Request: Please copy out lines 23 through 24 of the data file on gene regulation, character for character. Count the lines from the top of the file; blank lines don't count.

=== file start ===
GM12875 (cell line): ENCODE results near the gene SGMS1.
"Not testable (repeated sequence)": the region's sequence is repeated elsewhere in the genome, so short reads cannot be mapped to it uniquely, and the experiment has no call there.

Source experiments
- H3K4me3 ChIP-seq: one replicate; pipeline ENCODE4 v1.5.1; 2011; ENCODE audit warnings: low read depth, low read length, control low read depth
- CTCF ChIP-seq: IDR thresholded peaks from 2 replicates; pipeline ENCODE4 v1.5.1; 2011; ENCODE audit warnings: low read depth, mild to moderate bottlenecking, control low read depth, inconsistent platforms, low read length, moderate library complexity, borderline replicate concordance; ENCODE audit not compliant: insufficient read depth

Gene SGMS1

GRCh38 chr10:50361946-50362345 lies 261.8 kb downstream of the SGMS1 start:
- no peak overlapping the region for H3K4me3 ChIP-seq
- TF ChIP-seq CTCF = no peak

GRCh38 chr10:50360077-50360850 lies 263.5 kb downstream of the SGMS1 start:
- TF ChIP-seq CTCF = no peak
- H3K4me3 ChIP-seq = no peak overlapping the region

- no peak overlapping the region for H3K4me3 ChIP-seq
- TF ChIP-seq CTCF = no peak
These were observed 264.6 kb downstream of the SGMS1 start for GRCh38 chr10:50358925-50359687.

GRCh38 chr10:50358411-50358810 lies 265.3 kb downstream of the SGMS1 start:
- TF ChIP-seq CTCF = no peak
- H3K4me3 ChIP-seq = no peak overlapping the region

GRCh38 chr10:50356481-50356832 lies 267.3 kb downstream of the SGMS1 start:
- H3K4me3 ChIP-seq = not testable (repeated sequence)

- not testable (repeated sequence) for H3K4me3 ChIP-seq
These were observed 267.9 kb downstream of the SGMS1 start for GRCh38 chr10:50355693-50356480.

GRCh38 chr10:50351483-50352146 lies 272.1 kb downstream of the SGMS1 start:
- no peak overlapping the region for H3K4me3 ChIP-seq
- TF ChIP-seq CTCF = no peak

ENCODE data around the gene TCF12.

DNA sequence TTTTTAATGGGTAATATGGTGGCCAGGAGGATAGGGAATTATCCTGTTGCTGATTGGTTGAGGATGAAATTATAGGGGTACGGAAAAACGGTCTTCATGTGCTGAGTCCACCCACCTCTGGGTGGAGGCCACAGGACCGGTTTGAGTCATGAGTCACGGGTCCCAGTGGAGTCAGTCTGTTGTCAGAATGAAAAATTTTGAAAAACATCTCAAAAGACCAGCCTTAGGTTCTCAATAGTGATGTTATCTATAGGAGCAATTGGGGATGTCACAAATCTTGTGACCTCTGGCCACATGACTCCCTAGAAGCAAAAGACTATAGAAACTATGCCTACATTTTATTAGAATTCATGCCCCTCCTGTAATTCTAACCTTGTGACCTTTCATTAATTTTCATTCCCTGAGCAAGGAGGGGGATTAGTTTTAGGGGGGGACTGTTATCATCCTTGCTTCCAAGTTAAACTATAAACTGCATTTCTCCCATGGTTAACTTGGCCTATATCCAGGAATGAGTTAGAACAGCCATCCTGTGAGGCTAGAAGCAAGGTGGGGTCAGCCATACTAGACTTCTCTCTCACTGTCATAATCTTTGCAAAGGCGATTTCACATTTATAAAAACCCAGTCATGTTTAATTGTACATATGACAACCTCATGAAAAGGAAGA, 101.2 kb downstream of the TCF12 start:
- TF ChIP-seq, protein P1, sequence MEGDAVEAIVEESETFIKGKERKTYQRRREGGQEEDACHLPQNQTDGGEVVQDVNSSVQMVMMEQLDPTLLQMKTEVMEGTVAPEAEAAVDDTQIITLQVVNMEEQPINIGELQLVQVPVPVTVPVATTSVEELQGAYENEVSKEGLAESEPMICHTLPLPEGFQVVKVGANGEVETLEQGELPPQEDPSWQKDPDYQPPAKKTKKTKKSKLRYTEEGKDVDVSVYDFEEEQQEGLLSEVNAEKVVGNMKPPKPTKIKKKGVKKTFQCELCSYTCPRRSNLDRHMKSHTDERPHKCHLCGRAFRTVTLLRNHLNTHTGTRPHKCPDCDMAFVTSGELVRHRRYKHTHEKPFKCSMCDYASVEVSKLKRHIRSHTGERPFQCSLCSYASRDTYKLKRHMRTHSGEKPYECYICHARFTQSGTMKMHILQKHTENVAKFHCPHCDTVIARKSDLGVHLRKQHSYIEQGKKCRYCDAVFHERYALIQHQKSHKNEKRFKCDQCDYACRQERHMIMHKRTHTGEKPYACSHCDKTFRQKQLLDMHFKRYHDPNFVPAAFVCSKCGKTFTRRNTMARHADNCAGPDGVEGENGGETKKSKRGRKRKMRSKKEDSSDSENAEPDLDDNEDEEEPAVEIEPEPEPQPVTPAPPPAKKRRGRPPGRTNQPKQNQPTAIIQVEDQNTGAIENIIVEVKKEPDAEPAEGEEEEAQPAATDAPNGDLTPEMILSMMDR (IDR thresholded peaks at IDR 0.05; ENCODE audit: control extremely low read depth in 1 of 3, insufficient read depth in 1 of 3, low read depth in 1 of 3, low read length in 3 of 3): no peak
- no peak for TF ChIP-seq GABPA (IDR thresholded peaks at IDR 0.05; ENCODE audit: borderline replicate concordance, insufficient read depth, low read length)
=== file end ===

GRCh38 chr10:50351483-50352146 lies 272.1 kb downstream of the SGMS1 start:
- no peak overlapping the region for H3K4me3 ChIP-seq